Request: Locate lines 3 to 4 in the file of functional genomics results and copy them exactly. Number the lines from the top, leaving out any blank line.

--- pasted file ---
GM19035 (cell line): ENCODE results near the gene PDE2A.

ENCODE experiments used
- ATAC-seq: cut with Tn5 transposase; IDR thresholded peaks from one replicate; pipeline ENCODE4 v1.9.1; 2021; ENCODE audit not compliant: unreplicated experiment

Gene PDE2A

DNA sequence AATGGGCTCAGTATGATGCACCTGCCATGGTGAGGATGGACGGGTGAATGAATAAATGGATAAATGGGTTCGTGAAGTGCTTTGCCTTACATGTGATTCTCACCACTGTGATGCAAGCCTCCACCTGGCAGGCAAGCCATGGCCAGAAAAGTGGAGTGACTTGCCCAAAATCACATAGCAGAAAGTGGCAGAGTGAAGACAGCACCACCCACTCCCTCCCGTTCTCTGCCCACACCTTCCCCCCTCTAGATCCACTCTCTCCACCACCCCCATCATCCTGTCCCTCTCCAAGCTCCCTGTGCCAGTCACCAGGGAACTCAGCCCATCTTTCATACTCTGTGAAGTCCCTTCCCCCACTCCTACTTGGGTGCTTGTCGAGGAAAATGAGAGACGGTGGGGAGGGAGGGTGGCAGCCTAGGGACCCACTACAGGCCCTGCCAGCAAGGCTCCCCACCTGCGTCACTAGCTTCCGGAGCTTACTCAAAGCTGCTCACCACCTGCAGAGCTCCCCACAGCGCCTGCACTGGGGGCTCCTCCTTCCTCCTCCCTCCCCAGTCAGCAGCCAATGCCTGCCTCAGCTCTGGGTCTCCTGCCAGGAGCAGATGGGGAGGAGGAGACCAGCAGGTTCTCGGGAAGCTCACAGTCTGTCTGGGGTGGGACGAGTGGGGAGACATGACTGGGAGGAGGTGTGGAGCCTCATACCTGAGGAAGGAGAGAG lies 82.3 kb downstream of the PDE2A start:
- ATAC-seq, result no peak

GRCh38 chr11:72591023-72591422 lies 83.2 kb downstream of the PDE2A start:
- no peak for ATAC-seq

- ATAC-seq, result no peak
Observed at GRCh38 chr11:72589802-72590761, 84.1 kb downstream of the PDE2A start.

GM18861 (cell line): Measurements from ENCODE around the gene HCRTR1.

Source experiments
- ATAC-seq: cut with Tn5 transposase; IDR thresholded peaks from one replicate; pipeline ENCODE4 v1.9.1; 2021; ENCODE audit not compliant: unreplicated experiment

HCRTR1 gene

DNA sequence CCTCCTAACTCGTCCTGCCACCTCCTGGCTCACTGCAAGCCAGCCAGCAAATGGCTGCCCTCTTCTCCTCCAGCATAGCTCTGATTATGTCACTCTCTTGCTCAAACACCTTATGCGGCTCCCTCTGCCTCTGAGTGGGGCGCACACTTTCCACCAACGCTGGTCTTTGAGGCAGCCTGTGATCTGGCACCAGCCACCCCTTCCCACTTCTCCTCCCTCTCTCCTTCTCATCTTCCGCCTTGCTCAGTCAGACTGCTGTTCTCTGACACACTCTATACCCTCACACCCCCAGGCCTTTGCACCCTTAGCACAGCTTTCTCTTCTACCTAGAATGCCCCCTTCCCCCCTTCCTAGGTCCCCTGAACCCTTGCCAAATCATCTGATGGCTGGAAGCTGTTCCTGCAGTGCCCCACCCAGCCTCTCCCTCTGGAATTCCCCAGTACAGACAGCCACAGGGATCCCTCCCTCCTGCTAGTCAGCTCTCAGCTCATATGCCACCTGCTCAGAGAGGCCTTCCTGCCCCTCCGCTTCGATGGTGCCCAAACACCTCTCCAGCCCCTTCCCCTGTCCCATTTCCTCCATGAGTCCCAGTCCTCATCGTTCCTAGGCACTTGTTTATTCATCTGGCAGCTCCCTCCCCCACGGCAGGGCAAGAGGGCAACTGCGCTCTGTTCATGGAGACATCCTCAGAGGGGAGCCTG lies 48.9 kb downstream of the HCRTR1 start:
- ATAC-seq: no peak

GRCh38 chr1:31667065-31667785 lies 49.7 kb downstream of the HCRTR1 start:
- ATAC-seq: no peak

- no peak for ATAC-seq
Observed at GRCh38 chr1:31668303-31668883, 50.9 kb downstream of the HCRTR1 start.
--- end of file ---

- ATAC-seq: cut with Tn5 transposase; IDR thresholded peaks from one replicate; pipeline ENCODE4 v1.9.1; 2021; ENCODE audit not compliant: unreplicated experiment

Gene PDE2A